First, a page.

But choose wisely, says Charles Doswell, whose fascination with tornadoes started when he was a child and led to a long, distinguished career in meteorology. Retired from the National Severe Storms Laboratory in Norman, Okla., he continues to do research and consulting.

“Some of them take what I consider to be unnecessary risks for the sake of putting their clients into the extreme chase experience they see on TV,” he says. “This is disturbingly irresponsible, in my humble opinion, however successful these companies may be.”

And, he says, “What you see in that stupid movie ["Twister," 1996] and that stupid Discovery Channel show ["Storm Chasers"] is just media-generated, superficial nonsense.”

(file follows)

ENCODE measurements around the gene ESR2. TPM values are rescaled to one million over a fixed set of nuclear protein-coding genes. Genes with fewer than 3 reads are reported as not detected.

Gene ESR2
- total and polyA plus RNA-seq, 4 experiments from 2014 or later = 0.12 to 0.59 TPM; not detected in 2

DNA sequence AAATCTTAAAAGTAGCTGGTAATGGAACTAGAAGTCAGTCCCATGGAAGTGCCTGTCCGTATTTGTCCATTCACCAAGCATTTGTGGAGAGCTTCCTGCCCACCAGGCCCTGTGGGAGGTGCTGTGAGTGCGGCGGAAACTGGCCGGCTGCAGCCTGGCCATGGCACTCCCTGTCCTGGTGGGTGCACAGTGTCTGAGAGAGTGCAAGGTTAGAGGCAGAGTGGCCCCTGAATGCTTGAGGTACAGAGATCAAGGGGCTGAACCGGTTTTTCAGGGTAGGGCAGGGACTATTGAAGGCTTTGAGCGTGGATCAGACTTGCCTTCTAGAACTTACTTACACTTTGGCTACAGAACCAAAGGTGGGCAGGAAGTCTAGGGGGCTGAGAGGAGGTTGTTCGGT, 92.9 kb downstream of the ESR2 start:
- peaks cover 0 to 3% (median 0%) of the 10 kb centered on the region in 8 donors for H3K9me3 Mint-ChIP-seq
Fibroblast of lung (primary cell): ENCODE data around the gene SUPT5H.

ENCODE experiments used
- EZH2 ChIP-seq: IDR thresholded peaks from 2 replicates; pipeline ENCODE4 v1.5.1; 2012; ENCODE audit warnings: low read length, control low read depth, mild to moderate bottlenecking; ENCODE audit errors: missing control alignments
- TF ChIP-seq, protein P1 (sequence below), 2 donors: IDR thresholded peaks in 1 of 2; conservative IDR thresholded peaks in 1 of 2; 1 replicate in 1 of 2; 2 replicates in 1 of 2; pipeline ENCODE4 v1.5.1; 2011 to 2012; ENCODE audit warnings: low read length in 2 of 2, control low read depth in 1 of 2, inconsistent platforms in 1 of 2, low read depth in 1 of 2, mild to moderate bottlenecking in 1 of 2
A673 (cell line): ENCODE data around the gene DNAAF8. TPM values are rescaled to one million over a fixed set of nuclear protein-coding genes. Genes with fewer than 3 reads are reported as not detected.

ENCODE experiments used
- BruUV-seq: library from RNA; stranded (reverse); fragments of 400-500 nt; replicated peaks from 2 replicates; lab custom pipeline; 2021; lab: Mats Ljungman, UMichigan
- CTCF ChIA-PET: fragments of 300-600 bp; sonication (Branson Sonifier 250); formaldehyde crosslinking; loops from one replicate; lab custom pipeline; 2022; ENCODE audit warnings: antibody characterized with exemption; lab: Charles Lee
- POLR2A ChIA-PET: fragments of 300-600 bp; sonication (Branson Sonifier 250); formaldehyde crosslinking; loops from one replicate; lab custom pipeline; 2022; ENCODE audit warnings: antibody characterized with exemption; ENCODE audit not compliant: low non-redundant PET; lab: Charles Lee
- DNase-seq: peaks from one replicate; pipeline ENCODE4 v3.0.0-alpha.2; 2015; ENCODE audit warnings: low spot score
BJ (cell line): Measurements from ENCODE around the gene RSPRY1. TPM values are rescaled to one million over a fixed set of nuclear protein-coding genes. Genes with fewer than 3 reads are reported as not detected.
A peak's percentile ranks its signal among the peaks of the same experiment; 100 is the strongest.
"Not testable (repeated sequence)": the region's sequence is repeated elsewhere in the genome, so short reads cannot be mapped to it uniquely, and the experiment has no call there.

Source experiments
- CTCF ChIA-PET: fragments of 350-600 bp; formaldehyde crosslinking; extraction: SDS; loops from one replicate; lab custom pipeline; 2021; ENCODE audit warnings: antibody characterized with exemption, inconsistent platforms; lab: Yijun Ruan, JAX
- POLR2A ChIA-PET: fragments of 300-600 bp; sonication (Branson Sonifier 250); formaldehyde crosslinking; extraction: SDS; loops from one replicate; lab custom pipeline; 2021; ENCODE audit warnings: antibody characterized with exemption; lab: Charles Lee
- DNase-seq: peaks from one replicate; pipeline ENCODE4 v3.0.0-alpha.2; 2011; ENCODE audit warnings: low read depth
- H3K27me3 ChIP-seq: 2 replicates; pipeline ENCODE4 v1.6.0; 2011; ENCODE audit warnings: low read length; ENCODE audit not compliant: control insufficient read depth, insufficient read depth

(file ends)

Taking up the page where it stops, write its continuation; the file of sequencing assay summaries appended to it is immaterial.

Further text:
Doswell is an occasional guest lecturer with Tempest Tours, an Arlington, Texas-based company that, he says, values safety and provides “an opportunity to experience the whole spectrum of storm chasing, including frustration and failure, and learning to appreciate the environment in which these storms occur.”

After all, nature has the last word as to whether a storm-chasing expedition will include actual storms. When the weather doesn't cooperate, Tempest might take you to the National Weather Service offices in Norman, Okla., or the Twister Museum in Wakita, Okla.

Some companies offer on-call tours, for customers who can drop everything and travel when storms are predicted. But Tempest does not.

“We don’t see any need for them,” says company president Martin Lisius. “We develop our calendar with careful consideration for tornado climatology. It works well for us. We see a lot of tornadoes.”